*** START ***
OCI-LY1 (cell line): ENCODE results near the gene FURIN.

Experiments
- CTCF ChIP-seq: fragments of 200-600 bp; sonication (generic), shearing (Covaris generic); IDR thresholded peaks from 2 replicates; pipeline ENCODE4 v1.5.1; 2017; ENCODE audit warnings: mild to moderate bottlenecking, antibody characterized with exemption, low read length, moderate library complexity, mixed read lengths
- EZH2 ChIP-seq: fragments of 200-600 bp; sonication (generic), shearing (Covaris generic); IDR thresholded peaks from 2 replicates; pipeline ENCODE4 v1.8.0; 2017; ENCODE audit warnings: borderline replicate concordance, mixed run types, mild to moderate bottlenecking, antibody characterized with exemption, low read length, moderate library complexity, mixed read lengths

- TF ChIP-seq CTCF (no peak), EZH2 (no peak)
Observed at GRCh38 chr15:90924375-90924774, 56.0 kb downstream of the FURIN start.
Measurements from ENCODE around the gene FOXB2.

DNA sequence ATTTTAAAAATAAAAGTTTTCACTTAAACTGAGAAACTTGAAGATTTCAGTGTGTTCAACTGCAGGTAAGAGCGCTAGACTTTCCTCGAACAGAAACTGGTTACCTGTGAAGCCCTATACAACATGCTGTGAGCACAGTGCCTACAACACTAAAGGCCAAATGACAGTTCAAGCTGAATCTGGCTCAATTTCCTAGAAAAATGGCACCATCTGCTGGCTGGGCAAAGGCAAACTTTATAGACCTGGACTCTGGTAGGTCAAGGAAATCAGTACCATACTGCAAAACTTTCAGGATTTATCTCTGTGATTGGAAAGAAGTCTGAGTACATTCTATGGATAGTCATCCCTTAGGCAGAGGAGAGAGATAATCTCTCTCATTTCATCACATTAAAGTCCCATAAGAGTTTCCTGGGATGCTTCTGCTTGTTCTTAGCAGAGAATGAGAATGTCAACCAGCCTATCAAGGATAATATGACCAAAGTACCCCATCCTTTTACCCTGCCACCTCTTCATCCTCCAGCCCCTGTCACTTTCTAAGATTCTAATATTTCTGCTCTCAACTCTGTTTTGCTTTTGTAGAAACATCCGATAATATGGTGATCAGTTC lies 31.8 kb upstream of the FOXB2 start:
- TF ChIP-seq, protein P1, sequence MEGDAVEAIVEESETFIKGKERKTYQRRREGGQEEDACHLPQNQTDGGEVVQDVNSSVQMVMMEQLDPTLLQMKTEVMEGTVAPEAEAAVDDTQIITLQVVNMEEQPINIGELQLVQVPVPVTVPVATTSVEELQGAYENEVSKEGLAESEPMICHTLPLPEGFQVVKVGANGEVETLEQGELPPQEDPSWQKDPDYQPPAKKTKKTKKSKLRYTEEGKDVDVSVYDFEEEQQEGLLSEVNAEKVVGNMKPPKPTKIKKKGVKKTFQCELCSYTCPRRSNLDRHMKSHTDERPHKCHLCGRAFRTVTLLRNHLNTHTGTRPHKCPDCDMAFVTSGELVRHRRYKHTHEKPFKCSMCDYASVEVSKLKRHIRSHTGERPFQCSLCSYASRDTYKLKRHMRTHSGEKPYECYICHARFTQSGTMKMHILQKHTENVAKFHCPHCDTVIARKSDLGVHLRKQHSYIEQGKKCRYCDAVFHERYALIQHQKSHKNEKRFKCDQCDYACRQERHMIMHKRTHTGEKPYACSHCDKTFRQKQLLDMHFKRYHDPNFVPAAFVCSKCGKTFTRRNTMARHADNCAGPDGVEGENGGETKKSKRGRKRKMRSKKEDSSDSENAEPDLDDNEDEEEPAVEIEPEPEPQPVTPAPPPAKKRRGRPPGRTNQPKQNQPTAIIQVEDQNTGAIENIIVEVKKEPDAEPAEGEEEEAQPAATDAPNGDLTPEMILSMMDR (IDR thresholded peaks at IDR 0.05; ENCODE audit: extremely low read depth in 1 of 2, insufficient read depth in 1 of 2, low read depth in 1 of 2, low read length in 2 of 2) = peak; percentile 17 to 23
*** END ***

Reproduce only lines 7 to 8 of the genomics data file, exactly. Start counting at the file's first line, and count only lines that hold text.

Measurements from ENCODE around the gene FOXB2.

DNA sequence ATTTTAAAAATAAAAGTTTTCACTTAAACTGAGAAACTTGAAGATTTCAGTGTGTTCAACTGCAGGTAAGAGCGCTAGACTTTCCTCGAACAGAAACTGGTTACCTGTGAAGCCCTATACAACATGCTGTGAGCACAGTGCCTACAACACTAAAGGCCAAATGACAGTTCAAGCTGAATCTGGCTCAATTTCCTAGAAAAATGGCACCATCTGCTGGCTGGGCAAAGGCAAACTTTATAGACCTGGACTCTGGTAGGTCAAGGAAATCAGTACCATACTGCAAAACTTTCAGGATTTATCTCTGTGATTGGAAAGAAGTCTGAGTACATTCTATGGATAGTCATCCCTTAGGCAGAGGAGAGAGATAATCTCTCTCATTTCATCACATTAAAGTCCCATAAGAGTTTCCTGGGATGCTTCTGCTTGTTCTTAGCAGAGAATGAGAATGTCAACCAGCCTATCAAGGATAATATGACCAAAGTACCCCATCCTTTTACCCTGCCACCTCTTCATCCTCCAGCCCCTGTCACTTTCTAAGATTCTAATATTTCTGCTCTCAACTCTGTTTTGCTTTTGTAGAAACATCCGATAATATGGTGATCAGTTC lies 31.8 kb upstream of the FOXB2 start: